Happy Monday! Tonight, I will be attending the NBA Washington Wizards Girls tryouts finals here in Washington, DC. Don’t let the reality shows and Brett Favre’s sexting fool you—these girls are true athletes, despite the go-go boots. I will be live tweeting–IF my, let’s just call it “Shmerizon” phone gets a crummy signal. Til then, here are 5 of the big headlines from last week…
1) Golfer Hunter Mahan was winning the RBC Canadian Open this weekend, possibly his first PGA Tour tournament victory, when he hit a very happy hazard: his wife Kandi went into labor a month early. He immediately withdrew to fly to Dallas and attend the birth of a healthy Zoe Olivia Mahan.
2) The Milwaukee Brewers’ Ryan Braun has been suspended for the rest of the 2013 season on suspicion of taking performance-enhancing drugs (PEDs). He was accused in 2011 as well, but absolved. Now, not only has he been tied to the Biogenesis Clinic scandal, but many other players are accusing him of “throwing them under the bus” and doing anything it took to get his way. Biogenesis is a former anti-aging/hormone replacement clinic in Coral Gables, Fla., that was allegedly a front for providing PEDs to numerous A-list athletes, including the Yankees’ Alex Rodriguez.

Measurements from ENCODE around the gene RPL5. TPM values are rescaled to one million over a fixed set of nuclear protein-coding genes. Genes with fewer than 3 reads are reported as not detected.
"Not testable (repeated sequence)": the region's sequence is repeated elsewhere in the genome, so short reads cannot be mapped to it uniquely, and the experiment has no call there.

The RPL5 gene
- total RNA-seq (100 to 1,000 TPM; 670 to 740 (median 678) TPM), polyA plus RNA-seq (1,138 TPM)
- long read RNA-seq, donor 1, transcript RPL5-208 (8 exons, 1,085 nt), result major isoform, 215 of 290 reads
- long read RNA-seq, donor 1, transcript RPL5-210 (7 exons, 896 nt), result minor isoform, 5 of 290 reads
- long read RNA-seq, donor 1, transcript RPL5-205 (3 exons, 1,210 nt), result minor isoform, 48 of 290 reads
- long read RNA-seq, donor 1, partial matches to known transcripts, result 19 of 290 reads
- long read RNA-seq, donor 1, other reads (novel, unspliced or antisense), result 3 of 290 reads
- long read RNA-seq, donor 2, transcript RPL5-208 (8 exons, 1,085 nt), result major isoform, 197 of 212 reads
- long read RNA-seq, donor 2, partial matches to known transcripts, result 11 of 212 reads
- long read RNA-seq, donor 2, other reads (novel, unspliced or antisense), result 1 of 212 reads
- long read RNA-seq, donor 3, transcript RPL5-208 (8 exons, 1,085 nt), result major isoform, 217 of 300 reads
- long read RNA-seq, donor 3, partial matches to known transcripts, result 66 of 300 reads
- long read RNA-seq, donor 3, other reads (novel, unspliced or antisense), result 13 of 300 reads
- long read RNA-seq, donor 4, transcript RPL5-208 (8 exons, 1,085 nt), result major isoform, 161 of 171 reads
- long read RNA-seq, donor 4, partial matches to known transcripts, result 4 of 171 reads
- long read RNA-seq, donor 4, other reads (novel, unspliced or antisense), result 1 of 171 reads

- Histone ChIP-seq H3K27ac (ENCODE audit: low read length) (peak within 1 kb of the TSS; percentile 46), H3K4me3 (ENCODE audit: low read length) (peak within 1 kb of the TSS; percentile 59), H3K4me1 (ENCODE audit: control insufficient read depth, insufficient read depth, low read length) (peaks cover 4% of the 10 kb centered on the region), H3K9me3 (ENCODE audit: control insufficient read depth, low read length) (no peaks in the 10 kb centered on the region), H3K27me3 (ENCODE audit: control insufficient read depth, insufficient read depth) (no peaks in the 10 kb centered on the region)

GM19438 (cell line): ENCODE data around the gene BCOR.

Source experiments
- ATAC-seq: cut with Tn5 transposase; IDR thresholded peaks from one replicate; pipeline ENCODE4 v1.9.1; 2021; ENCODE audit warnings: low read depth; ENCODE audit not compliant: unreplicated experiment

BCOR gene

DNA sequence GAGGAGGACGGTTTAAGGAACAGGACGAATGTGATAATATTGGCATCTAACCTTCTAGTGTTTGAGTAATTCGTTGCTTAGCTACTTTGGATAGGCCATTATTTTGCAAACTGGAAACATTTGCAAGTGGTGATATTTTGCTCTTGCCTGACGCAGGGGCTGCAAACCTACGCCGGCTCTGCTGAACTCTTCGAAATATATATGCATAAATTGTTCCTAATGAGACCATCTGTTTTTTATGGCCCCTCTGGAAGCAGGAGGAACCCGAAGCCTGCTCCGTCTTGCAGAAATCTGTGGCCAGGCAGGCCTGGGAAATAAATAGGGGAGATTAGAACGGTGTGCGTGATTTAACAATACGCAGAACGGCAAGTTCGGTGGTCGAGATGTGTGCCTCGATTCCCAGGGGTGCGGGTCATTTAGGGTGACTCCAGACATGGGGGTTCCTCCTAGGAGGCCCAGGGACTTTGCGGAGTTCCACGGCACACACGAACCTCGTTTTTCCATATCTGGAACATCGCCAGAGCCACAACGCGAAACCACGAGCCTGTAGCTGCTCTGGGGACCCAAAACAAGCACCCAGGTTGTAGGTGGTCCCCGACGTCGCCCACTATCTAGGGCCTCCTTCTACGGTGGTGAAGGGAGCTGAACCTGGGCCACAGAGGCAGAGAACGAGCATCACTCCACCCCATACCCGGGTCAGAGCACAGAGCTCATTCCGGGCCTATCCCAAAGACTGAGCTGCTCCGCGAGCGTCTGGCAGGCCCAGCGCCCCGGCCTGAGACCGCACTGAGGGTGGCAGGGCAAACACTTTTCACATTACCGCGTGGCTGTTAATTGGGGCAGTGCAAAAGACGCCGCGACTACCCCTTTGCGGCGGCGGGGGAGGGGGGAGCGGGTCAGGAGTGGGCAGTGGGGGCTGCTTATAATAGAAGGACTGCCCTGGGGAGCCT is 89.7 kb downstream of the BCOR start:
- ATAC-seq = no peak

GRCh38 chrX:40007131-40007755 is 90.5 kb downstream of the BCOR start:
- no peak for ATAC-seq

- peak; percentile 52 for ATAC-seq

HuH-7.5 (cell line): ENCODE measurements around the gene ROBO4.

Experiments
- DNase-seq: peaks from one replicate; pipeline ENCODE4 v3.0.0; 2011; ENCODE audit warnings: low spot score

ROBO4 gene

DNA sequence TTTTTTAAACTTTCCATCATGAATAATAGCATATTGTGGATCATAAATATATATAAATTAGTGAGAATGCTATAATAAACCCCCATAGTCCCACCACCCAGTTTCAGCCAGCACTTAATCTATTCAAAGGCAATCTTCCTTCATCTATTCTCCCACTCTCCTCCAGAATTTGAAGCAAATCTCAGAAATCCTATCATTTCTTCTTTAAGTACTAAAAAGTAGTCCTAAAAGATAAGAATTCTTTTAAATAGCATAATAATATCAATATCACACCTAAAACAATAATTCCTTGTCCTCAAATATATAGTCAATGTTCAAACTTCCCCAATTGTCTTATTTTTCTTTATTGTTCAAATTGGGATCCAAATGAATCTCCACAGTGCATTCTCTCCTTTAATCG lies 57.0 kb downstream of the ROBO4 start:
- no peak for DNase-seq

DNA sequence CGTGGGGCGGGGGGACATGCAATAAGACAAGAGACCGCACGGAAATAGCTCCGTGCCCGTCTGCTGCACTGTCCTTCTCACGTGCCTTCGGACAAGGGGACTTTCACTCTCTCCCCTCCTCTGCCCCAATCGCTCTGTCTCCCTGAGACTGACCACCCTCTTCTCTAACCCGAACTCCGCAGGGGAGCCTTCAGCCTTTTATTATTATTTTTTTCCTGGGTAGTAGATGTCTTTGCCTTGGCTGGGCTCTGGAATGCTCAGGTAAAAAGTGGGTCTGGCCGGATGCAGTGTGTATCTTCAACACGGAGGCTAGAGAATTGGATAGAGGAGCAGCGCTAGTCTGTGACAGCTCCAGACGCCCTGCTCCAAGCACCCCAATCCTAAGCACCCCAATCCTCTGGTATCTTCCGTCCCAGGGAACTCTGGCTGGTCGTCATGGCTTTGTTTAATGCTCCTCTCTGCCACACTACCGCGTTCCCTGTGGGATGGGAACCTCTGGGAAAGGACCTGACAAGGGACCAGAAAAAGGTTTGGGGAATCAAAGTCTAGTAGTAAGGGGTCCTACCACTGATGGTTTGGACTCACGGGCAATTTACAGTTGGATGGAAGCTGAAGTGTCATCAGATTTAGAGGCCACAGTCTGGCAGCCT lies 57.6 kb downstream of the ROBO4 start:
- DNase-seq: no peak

3) Speaking of PEDs, Lance Armstrong rode in the “RAGBRAI” ride across Iowa last week, his first public appearance on a bike since his admission of drug use and subsequent loss of his Tour de France titles. Armstrong claims this annual event helps keep him connected with the sport, and that he received support and no “wave of hostility.” Meanwhile, actor Ben Foster (3:10 to Yuma, Contraband) has been selected to play Armstrong in an upcoming biopic.
4) The U.S. men’s soccer team won their first Gold Cup since 2007 in Chicago on Sunday, beating Panama 1-0. Brek Shea scored the winning goal in the 69th minute after a missed kick by Landon Donovan (still named MVP). The team won without its coach, Jurgen Klinsmann, who was suspended for his outburst against officials in the previous match against Honduras. The title is a big step forward for the team, gaining important momentum before the 2014 World Cup in Brazil.
5) Hall of Fame boxer Emile Griffith passed away July 23 at age 75. He was the first fighter from the U.S. Virgin Islands to be world champion, but he was mostly known for a tragic 1962 welterweight fight during which his opponent, Benny Paret, was knocked unconscious and died 10 days later. The controversy overshadowed the rest of Griffith’s career, and even referee Ruby Goldstein never worked again. Sports Illustrated reported that Griffith’s rage might have been fueled by an anti-gay slur from Paret during weigh-ins. Griffith later hinted he was gay, or at least bisexual, though he married a woman and adopted children. Griffith died of dementia pugilistica, a disorder affecting athletes who receive repeated concussions.